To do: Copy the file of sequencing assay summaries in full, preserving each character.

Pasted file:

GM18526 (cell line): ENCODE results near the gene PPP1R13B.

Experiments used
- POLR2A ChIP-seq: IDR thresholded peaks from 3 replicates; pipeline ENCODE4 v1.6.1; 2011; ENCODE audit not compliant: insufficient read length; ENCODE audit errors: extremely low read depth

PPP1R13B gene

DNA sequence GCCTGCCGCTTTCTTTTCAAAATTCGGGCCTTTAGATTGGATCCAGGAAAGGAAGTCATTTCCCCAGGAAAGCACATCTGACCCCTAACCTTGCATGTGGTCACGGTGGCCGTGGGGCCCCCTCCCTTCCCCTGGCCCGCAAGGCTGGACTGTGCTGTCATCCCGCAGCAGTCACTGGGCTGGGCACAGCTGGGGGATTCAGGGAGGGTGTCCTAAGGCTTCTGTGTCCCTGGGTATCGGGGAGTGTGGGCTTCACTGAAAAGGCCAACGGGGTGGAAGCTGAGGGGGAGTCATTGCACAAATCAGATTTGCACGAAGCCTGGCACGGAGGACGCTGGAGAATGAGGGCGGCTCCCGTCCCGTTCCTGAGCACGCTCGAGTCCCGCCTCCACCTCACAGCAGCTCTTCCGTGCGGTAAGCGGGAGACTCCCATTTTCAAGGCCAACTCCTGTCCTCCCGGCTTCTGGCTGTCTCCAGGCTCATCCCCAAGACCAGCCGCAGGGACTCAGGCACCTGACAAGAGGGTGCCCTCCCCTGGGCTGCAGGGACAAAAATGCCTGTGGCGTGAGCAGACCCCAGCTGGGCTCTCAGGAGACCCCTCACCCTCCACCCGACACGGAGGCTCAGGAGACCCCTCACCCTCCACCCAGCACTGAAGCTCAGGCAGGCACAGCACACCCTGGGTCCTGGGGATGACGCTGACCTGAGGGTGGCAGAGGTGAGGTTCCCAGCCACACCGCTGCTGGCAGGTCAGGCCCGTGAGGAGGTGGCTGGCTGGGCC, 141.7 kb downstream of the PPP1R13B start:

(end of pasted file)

GM18526 (cell line): ENCODE results near the gene PPP1R13B.

Experiments used
- POLR2A ChIP-seq: IDR thresholded peaks from 3 replicates; pipeline ENCODE4 v1.6.1; 2011; ENCODE audit not compliant: insufficient read length; ENCODE audit errors: extremely low read depth

PPP1R13B gene

DNA sequence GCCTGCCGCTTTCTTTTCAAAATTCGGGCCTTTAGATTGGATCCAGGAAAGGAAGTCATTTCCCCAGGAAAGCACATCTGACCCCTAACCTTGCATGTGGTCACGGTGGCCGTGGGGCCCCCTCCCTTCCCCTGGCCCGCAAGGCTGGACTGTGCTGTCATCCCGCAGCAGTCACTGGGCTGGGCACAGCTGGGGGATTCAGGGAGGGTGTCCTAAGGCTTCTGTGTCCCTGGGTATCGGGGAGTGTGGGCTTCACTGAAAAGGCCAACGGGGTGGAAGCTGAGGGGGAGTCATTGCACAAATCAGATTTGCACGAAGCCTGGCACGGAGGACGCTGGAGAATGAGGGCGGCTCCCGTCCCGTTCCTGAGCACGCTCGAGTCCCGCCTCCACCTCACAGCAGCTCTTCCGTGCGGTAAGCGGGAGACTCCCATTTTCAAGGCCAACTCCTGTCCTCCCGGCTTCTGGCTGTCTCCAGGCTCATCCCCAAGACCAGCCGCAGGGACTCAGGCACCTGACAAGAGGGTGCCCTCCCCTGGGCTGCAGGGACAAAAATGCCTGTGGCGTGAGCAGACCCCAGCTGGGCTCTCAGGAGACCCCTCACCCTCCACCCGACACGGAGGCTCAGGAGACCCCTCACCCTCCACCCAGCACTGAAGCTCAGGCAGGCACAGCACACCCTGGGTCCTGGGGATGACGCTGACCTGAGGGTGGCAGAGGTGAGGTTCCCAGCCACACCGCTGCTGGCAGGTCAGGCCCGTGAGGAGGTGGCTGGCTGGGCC, 141.7 kb downstream of the PPP1R13B start: